Evolutionary coverstories

Great things are not done by impulse, but by a series of small things brought together.

Vincent van Gogh

People have long suspected that the first organisms must have been relatively simple. Since the origin of life, some organisms must therefore have undergone important evolutionary transitions that resulted in the kinds of species with which we are now familiar. In recent years,biologists have come to view these transitions not only as revolutions in the way living organisms looked and behaved, but also as solutions to similar problems. Understanding how they occurred brings us great insight into how natural selection works, and why modern, complex, organisms live and behave as they do.

Two people, John Maynard Smith and Eors Szathmary, did much to promote this conceptual unification in the 1990s (Szathmary and Maynard Smith 1995; Maynard Smith and Szathmary 1995, 1999). Together they defined eight major transitions (Figure 2.1), united by changes in the way that genetic information is transmitted between generations. In the origins of life they postulated individual replicating molecules forming populations of such molecules in compartments, such as cells (1). Later on these replicators bound physically together into chromosomes (2). Eventually, RNA, acting as both a replicator and metabolic catalyst, largely gave up these functions to more specialist molecules: DNA and proteins (3). Some prokaryotes (bacteria) eventually transformed into eukaryotes (4). Asexual clones among the eukaryotes transformed into sexual populations (5). Some single-celled protists transformed into multicellular organisms (plants, animals, and fungi) (6). In a few groups, solitary individuals began to live in social colonies (7), and in one of these, our own species, language emerged (8). We therefore bear the distinction of being the only lineage that has undergone all eight transitions. This would make us, in some quantifiable sense, the most complex biological entities not only in what we have evolved but in how we evolve.

Explaining these individual transitions is challenging for three reasons, summed up by three different senses in which they are 'major'. The first, and the one that Maynard Smith and Szathmary stress, is in an intellectual sense; the phenotypic changes we have to postulate are in themselves changes to the genetic system. This requires us to think especially hard about how evolution works because evolutionary biologists normally have the luxury of assuming that the genetic system is a constant. The second use of the word 'major' is in a structural sense: that the phenotypic changes were large. However, to be consistent with Darwinian evolution, changes must proceed by a series of small steps that retain functional integrity and which will be favoured by selection in each generation. We must first therefore imagine possible intermediate phenotypes, not all of which might be illustrated in the world about us.Then we must imagine environments or circumstances in which all the postulated intermediates would be favoured. In meeting these first two challenges we are postulating solely the origins of the characters involved. The third meaning of the word 'major', however, is that the changes were in some sense 'successful' from a macro-evolutionary perspective. In this sense we are implying that the transition was retained to the present day, and usually retained in abundance. This creates special challenges because, as will be shown later, the transitions can be seen to set up potential conflicts that would disrupt the integrity of the new system. Many of the transitions require formerly independent, or even totally new, genetic systems to come together and cooperate as part of a larger system. Yet, biologists are now used to the idea of genetic entities displaying selfish behaviour to ensure their own persistence. Thus it is sometimes problematic to imagine persistence of the novel unit. To cap off our problems, hypotheses must be consistent with existing evidence. Thin though that often is, even a little evidence can establish useful boundaries to possibilities, as fictional detectives are apt to explain.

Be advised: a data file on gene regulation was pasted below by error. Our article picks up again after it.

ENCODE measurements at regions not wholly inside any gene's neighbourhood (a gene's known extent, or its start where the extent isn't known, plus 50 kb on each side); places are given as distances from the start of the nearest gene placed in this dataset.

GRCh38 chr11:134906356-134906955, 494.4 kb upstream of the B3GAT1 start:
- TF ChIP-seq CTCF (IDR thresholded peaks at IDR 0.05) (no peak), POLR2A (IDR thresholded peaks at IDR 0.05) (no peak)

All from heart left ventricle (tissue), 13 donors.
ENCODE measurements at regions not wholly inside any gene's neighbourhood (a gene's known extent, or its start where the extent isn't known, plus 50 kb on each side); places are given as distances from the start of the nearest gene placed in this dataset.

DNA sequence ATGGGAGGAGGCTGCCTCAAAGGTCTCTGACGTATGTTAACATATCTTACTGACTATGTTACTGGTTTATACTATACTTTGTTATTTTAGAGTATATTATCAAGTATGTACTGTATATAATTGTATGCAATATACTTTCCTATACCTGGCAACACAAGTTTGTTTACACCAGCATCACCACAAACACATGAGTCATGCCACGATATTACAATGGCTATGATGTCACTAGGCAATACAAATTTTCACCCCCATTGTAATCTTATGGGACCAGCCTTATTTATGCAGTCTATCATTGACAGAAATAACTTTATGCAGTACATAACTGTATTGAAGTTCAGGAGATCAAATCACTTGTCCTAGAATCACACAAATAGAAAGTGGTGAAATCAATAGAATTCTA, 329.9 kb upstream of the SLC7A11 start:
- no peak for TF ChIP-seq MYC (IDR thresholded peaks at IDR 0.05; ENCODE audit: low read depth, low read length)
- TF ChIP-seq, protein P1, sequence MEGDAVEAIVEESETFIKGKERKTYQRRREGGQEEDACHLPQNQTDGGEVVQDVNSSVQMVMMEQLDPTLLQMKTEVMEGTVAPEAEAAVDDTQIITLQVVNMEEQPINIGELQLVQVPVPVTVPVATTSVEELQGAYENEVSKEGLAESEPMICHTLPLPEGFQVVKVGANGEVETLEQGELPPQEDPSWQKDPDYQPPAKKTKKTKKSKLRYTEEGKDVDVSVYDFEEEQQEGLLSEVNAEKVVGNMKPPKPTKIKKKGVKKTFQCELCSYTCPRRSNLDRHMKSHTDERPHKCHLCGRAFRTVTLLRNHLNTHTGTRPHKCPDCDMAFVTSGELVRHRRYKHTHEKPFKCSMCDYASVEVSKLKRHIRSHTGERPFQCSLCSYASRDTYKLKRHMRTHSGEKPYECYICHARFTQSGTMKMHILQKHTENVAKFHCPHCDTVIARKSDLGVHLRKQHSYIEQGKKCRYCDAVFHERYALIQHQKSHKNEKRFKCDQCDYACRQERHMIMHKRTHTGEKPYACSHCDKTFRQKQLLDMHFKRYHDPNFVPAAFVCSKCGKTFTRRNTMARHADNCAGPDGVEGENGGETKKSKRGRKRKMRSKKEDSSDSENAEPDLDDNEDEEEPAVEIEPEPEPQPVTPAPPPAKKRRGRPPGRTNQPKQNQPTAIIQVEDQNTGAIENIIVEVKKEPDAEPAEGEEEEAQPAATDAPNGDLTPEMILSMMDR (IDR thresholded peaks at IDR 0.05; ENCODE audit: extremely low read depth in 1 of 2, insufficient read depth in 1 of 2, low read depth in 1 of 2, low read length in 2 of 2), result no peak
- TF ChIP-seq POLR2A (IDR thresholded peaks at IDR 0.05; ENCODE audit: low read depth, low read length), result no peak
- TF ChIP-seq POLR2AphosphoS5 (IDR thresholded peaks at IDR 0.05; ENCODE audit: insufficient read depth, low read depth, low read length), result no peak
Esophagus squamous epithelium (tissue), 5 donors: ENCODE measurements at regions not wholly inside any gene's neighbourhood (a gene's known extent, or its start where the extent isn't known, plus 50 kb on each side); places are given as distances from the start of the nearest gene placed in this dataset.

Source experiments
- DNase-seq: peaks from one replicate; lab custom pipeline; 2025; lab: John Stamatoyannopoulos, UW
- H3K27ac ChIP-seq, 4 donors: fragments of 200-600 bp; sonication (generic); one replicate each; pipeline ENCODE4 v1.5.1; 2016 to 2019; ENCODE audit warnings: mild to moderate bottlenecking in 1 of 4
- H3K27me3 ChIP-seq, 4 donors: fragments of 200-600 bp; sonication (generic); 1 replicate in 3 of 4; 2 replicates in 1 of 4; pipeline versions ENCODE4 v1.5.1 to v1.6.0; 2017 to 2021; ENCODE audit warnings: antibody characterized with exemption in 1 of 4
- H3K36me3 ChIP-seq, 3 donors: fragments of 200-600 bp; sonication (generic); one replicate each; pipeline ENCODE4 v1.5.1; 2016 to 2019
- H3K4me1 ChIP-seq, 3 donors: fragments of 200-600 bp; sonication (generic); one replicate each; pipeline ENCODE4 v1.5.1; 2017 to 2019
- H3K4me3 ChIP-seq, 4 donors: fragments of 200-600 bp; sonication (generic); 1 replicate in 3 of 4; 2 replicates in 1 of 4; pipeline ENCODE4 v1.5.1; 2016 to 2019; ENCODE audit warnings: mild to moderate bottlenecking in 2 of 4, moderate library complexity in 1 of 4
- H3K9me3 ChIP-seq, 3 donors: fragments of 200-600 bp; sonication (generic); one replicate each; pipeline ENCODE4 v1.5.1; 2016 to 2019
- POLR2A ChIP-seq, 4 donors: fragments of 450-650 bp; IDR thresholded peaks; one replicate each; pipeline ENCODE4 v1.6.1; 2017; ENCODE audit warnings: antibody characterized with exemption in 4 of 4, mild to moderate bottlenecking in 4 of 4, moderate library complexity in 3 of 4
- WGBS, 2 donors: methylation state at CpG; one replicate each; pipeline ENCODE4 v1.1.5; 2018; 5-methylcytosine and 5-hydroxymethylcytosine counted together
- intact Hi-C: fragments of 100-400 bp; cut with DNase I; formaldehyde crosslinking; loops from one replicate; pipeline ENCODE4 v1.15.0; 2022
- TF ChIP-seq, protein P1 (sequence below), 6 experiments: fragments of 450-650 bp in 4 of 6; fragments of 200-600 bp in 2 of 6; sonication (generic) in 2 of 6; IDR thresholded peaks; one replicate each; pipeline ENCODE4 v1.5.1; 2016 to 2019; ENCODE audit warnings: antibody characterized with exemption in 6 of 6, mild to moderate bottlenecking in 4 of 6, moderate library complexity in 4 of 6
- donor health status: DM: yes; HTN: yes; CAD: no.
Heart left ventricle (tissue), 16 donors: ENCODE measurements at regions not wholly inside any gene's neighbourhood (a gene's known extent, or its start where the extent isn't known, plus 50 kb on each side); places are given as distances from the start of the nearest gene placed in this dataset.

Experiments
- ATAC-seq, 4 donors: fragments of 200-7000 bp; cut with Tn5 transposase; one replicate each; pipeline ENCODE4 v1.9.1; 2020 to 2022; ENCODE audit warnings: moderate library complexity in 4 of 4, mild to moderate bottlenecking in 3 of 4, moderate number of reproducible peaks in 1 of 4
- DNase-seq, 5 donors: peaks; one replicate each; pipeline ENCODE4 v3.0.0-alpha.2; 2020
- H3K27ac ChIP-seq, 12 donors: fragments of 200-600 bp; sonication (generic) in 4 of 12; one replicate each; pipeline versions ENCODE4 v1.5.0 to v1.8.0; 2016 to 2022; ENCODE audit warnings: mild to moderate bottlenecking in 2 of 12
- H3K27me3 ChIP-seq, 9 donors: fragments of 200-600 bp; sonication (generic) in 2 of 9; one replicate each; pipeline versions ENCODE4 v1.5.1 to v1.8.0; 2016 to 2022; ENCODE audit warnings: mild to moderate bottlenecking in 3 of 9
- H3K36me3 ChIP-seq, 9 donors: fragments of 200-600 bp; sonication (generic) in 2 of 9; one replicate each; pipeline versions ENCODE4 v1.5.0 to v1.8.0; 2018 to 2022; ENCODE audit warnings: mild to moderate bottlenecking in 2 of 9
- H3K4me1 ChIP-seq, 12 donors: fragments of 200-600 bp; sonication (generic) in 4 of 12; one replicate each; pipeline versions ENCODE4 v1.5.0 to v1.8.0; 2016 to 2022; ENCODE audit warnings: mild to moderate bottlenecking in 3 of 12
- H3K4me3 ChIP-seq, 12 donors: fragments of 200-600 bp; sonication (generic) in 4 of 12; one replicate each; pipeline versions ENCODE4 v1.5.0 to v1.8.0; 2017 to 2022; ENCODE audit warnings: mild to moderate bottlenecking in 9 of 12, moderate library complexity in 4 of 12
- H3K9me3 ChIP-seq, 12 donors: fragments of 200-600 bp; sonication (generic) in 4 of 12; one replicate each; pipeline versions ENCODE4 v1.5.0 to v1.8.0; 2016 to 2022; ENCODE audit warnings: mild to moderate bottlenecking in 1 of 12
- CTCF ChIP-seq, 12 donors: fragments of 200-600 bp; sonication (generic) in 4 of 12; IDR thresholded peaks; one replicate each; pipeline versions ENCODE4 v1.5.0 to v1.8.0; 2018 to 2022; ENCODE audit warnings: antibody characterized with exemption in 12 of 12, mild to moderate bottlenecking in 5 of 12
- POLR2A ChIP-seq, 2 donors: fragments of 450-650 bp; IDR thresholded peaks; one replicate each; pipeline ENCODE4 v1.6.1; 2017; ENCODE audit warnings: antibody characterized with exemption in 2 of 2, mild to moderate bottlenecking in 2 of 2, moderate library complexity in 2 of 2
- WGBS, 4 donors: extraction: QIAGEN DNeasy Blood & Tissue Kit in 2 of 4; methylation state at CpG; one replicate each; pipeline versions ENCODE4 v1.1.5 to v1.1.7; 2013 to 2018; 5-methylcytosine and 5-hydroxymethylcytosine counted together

In the third sense, the transitions were not initially major, but with the benefit of hindsight, having stood the test of time, many can now be seen to be so. To be retained in abundance, there are four possible contributing processes. First the transition might have happened on numerous occasions. In fact this is normally not the case. All of the transitions have happened to our knowledge only once, with the exception of multicellularity and social colonies, which have both evolved a limited number of times. This relative uniqueness is unsurprising given the drastic nature of the changes. The other three processes are; (1) reversal to the ancestral state, which might have been limited; (2) extinction of clades possessing the trait, which might have been reduced; and (3) speciation of clades possessing the trait, which might have been increased. The problem with explaining persistence is to find evidence for or against these processes.

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